Long and Overdue.

Do you ever do that thing, where you are just going to rest for a bit, maybe to help your preschooler fall asleep, and then you open your eyes and it is the next day?
Yeah. Sorry about that.

Anyhow, the appointment yesterday was fine. Weird, but fine. More on that in a few paragraphs.

I never got around to telling you about my FIRST ultrasound appointment, and I meant to, because it was An Experience. I was just over six weeks then, and walking into the perinatology clinic gave me a strange, uneasy feeling. I had been back twice since my last pregnancy, once to check on Ames’ autopsy while Simone was still in the NICU, and then later for testing and discussion of the autopsy results—a post-mortem post-mortem, you could say. Returning in the context of a new pregnancy was more difficult than I had expected. I felt jittery and sick. When I tried to check in, the receptionist told me that the ultrasound was still on, but my peri appointment had been canceled. A nurse came out to explain things to me, and I tried to explain to HER that I needed to start Lovenox, that I’d heard it should be started as close to conception as possible, and that was weeks ago, and to my absolute HORROR, I found myself crying. Which…I don’t even…I was as shocked as anyone, let me tell you. The nurse pulled up a chair (I was that patient) and reassured me that they could absolutely start my Lovenox without a full appointment, and that a doctor would see me for a minute after the ultrasound to get me set up with the prescription. I don’t know whether that nurse remembered me from my last pregnancy, but I’m sure she’ll remember me now, alas.

The heartbeat ultrasound itself went well, as you know, which was a massive relief—I didn’t realize until I saw the heartbeat how much I had been expecting NOT to see it. The tech was very sweet (perhaps she had been warned that I was unstable?) and afterward left to get the doctor. And guess who that doctor was?
HINT: you may remember him from such lines as “You can see here that Baby A is demised.”

It was…something. The adjective escapes me. Of all the ultrasound suites in all the perinatology clinics in the world, you know? I mean of course I knew it could be him, or I would have, had I thought about it. But I hadn’t, and it was a surprise.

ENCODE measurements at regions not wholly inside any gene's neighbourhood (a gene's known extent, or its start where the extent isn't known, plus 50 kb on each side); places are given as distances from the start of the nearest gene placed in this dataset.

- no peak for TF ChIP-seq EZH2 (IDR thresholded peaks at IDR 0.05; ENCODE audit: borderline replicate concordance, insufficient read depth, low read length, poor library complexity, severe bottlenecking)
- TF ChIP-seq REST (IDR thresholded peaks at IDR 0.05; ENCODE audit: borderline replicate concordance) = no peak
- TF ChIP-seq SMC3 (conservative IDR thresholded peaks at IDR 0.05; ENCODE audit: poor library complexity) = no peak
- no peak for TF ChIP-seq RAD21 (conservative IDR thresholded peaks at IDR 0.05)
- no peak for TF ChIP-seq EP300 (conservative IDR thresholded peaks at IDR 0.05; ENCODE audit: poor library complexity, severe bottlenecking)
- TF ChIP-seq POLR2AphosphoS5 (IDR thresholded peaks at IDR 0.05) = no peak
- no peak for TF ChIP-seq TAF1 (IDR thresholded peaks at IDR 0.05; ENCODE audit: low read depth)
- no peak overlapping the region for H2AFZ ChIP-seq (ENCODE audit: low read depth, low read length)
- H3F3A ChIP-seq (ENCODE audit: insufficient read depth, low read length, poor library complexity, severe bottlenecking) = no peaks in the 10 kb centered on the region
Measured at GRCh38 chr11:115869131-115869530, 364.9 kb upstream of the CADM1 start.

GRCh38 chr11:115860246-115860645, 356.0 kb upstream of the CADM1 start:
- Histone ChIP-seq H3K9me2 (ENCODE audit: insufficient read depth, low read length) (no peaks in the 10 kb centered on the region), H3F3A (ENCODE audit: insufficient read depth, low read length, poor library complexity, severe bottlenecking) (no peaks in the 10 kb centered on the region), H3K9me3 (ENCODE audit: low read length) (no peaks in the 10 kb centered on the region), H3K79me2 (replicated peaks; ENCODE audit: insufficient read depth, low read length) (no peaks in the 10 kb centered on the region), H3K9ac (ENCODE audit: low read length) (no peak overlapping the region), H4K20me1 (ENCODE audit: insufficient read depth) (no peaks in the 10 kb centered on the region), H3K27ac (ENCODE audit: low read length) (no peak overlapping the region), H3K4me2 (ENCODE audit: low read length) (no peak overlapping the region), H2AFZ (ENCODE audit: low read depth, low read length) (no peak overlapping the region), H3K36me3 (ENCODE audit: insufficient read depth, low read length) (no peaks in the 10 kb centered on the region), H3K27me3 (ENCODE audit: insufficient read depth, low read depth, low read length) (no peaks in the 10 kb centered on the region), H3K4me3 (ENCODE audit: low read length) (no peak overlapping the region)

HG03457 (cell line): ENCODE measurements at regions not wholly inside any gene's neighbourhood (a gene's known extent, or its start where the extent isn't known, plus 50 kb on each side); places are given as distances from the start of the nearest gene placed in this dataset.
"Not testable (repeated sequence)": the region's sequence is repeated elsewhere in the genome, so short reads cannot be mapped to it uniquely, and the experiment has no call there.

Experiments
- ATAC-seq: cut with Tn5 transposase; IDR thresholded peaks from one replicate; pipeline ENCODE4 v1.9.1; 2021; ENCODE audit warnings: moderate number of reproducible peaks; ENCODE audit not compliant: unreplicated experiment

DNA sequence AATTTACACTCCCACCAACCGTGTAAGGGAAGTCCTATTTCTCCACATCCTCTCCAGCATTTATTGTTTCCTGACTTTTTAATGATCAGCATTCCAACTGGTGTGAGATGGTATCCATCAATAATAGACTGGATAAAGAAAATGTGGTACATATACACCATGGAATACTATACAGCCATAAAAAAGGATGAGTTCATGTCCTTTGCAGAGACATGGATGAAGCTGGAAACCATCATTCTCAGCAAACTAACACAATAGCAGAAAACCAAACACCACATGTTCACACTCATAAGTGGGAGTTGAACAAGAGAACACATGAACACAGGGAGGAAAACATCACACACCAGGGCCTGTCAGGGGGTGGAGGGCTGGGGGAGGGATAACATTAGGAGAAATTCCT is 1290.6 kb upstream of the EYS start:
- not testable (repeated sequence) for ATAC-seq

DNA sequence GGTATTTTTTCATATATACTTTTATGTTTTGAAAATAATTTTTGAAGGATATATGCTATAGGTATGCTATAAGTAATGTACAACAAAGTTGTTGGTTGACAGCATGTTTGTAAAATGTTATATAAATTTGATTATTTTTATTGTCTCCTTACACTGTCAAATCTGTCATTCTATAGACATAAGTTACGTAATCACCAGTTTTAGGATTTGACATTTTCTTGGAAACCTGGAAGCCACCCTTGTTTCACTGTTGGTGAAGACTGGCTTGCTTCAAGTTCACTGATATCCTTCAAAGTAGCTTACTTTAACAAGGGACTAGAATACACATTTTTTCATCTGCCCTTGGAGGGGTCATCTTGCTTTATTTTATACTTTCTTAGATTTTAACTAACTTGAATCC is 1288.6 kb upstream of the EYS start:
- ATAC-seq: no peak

He came in beaming and full of congratulations and I shook his hand feeling dazed. I don’t think I’d seen him since that awful day, though it’s not like that was the only time we’d met—he was also the doctor who told us we were having a boy and a girl, and I saw him in Labor & Delivery around 16 weeks. Needless to say, it is the 22 week visit that sticks in my mind.
He obviously remembered me, or at least had remembered upon reviewing my chart, and said he’d order the Lovenox and have a nurse meet me in an exam room to go over the details. I was shown to said exam room, and…it was the room in which the DEMISED ultrasound took place. They hadn’t even changed the artwork. That dreadful poster: faux-hand-colored, boy in Olde-Tymey hat and girl with a bow. The ultrasound machine and exam table, everything was in the spot it had been. I felt I might very well have been on a horribly morbid episode of Candid Camera.

The nurse didn’t come in right away, so I had some time to sit dumbly in the chair (the same chair I’d sat in to chat about the twins’ movements, and later to call Scott) and remember that day with a truly sickening level of clarity that was far less like remembering and far more like reliving than I would have wished. I decided, while I was waiting, that I would simply have to switch clinics, but exposing that decision to even the dimmest ray of logic forced the conclusion that switching clinics was a foolish and untenable idea.

So—that was the day of my heartbeat ultrasound.

Yesterday’s appointment was much better. It is already less unsettling to be back in the familiar office, and the nurses are truly lovely, as usual. It helped that I was in a different exam room this time (I have thought of requesting that I never be put in the other exam room again, but I am afraid that will make me seem even more unhinged that I doubtless do already). I won’t deny that the place still feels a bit grim and haunted, though. If you read Half Baked, you may remember the doctor I called McGleamy. I loved him so, and was sure he’d get a kick out of the book. Back when it came out I’d decided to send him a copy, and it was when I was looking for his address that I discovered he’d been killed by a car while crossing a street in front of the Los Angeles Airport, in 2009. There is a lovely plaque in the clinic, with his picture, and it makes me terribly sad. So yes. Grim, haunted. A little.

I did have the same doctor (I am trying very, very hard not to think of him as Doctor Demised, though this is a challenge). He told me that if ever I need reassurance, I can simply “drop by” and someone will give me a quick Live Baby Check. He was very kind, and in a way it isn’t such a bad thing that he was there for what happened before. Though, to be quite frank, he seems to regard it as largely irrelevant, and this is what made the appointment so odd. Quoth he: “this is a whole new pregnancy, and what happened last time…there is no reason to believe it will happen again.”